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Food Quality and Safety in Europe

HEALTHIER ADOLESCENTS MAKE HEALTHIER ADULTS

HEALTHIER ADOLESCENTS MAKE HEALTHIER ADULTS image

It is widely recognised that teenagers across Europe often resist adopting healthy lifestyles and healthy eating habits. This phenomenon jeopardises the future health and life expectancy of this new generation.

In the population at large, chronic diseases, such as type 2 diabetes, cardiovascular diseases, allergies and cancer remain the most common causes of morbidity and mortality. Many of these chronic diseases are known to be diet-related.

Other well-documented risk factors include obesity, sedentary lifestyle, elevated blood pressure, and smoking. Yet despite these risk factors receiving wide public attention, significant changes to people's behaviour have not been achieved.

Unhealthy habits often have their origin in childhood and adolescence. If young people adopted healthier lifestyles, there would be good prospects for long-term and sustainable improvements in the overall quality of life and health in Europe.

WHAT DO YOUNG PEOPLE REALLY EAT?

In order to establish the policies and environments that will support positive behaviour, we first need much more information about how teenagers behave today. The three-year EU-supported HELENA project (Healthy Lifestyle in Europe by Nutrition in Adolescence) aims to tackle the problem by supplying verified data on a whole range of adolescent habits, genetic makeup and nutrition. A team of experts from different scientific fields across Europe is conducting a crosssectional survey of a large sample of 13 to 16-year-old boys and girls in ten European cities that represent different genetic backgrounds, eating patterns and socio economic status. For the first time, a standard methodology is being used across the whole survey to make the results comparable. Information is being collected on young people's knowledge about nutrition and attitudes to eating, in relation to the foods they prefer and those that they actually eat. Their physical fitness and physical activity patterns will be assessed. These data will be correlated with scientific measurements of body composition, plasma lipids and metabolic profiles, vitamin status and immune function. Their genotype will be determined so that gene-nutrient and gene-environment interactions can be analysed. The results will be put into European databases from which regional patterns can then be extracted.

We know that an environment with a poor diet and inactivity is the main risk factor for obesity and many chronic diseases. This new data will help quantify the relationship between food intake and various metabolic factors that can promote ill health. In relation to diabetes, these include glucose homeostasis and insulin resistance. Risk factors for eating disorders, dislipaemia and obesity will also be measured. This will help to identify individuals most at risk and give them a better chance of prevention.

NEW FOODS THAT KIDS WILL LIKE

Analysis of HELENA results will indicate adolescent food preferences in various types of environments. They can be related to foods that they need but may not get. The project will develop three novel and healthy foods designed to appeal to this age group. To make them appealing to the target consumers, a marketing strategy will be devised and tested.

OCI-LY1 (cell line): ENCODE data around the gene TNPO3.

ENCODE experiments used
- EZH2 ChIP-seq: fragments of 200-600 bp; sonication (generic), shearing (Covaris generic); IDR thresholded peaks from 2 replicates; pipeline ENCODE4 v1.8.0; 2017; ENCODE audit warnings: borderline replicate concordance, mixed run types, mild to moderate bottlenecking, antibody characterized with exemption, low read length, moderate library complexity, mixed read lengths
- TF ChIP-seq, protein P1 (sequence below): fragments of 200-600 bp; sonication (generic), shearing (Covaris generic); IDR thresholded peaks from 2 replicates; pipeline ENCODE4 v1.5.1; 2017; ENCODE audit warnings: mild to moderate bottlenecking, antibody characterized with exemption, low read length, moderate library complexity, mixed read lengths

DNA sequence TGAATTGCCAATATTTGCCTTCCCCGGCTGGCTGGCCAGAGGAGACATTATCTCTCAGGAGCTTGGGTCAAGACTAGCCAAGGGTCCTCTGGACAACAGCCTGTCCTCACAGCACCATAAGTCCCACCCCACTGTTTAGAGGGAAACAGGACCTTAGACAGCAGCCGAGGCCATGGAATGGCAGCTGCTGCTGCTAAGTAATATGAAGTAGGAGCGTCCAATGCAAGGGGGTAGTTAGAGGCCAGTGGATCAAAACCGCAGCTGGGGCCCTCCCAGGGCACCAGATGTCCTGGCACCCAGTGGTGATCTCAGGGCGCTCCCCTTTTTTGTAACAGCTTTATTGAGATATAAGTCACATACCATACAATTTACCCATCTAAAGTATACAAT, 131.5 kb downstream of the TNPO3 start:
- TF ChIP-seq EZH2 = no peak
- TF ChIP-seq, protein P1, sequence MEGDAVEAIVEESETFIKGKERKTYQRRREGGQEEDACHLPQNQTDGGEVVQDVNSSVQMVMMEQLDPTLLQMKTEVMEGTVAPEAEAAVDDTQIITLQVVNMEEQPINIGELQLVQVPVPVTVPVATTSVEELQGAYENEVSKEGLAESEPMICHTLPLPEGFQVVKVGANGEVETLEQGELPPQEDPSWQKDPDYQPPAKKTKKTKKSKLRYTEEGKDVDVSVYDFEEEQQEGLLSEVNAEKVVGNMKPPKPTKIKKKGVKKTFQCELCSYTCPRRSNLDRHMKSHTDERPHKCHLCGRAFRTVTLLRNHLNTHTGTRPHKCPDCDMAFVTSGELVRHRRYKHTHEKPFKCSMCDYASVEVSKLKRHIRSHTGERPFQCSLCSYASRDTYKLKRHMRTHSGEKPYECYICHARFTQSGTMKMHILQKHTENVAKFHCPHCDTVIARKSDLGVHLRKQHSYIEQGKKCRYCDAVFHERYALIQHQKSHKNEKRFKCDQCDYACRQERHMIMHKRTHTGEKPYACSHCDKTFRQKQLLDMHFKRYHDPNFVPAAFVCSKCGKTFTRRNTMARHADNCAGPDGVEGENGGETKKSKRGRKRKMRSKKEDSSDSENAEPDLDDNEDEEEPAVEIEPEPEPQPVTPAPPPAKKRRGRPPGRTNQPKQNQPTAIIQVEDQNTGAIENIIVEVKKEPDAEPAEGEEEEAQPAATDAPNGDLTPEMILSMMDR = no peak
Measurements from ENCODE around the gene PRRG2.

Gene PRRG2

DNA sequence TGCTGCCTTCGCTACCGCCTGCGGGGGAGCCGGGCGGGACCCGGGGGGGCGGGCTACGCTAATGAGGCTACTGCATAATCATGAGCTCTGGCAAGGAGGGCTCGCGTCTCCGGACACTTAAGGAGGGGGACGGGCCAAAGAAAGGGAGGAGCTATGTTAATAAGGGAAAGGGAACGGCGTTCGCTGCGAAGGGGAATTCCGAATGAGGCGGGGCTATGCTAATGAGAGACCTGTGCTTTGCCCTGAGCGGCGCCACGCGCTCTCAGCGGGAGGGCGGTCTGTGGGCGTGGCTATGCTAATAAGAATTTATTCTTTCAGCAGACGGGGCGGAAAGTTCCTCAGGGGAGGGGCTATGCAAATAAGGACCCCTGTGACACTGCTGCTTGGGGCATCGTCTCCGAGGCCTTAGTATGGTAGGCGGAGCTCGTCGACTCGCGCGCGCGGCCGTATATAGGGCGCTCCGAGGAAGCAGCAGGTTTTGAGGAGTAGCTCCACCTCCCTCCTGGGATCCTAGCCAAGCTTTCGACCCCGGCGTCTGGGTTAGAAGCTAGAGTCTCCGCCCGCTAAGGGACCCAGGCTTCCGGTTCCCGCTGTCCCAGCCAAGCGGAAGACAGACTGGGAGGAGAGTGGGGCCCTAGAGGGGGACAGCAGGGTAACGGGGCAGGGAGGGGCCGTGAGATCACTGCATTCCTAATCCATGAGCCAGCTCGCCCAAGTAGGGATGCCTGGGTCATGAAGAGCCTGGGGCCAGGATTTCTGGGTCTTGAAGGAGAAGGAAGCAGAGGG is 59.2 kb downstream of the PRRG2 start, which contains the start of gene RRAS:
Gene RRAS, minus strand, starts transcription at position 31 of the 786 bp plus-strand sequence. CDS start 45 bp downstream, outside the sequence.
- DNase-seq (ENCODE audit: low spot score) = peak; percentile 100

An education programme on healthy eating and lifestyle will also be developed, aimed at young people. Together all these measures will put the understanding of adolescent nutrition on a sound scientific footing, and help to reduce risk factors for non-communicable disease initiated at this age. HELENA should make a major contribution towards improving the health of all European citizens.

List of Partners

  • Universidad de Zaragoza (Spain)
  • Consejo Superior de Investigaciones Científicas (Spain)
  • Université de Lille 2 (France)
  • Research Institute of Child Nutrition Dortmund (Germany)
  • Harokopio University (Greece)
  • Institut Pasteur de Lille (France)
  • Karolinska Institutet (Sweden)
  • Asociación de Investigación de la Industria Agroalimentaria (Spain)
  • Campden & Chorleywood Food Research Association (UK)
  • Pécsi Tudományegyetem (Hungary)
  • University of Crete (Greece)
  • Institut für Ernährungs- und Lebensmittel- wissenschaften- Humanernährung, Rheinische Friedrich Wilhelms Universität, Bonn (Germany)
  • University of Granada (Spain)
  • SIK - Institutet för livsmedel och bioteknik (Sweden)
  • Meurice Recherche & Developpement asbl (Belgium)
  • Campden & Chorleywood Food Development Institute, (Hungary)
  • Istituto Nazionale di Ricerca per gli Alimenti e la Nutrizione (Italy)
  • University of Napoli "Federico II", Department of Food Science (Italy)
  • Ghent University (Belgium)
  • University of Vienna (Austria)
  • Productos Aditivos (Spain)
  • Carnicas Serrano (Spain)
  • Cederroth International AB (Sweden)
  • Cerealia R&D (Sweden)
  • European Food Information Council (Belgium)
Acronym:
HELENA
Full title:
Healthy lifestyle in Europe by nutrition in adolescence
Contract n°:
007034
Website:
www.helenastudy.com
Project co-ordinator:
Luis A. Moreno, Universidad de Zaragoza, lmoreno@unizar.es
EC Scientific Officer:
Rosanna d'Amario, rosanna.d'amario@ec.europa.eu
EU contribution:
€ 5M
Call:
FP6-2003-Food-2
Type:
Specific Targeted Research Project

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Last update: 06 December 2007 | Top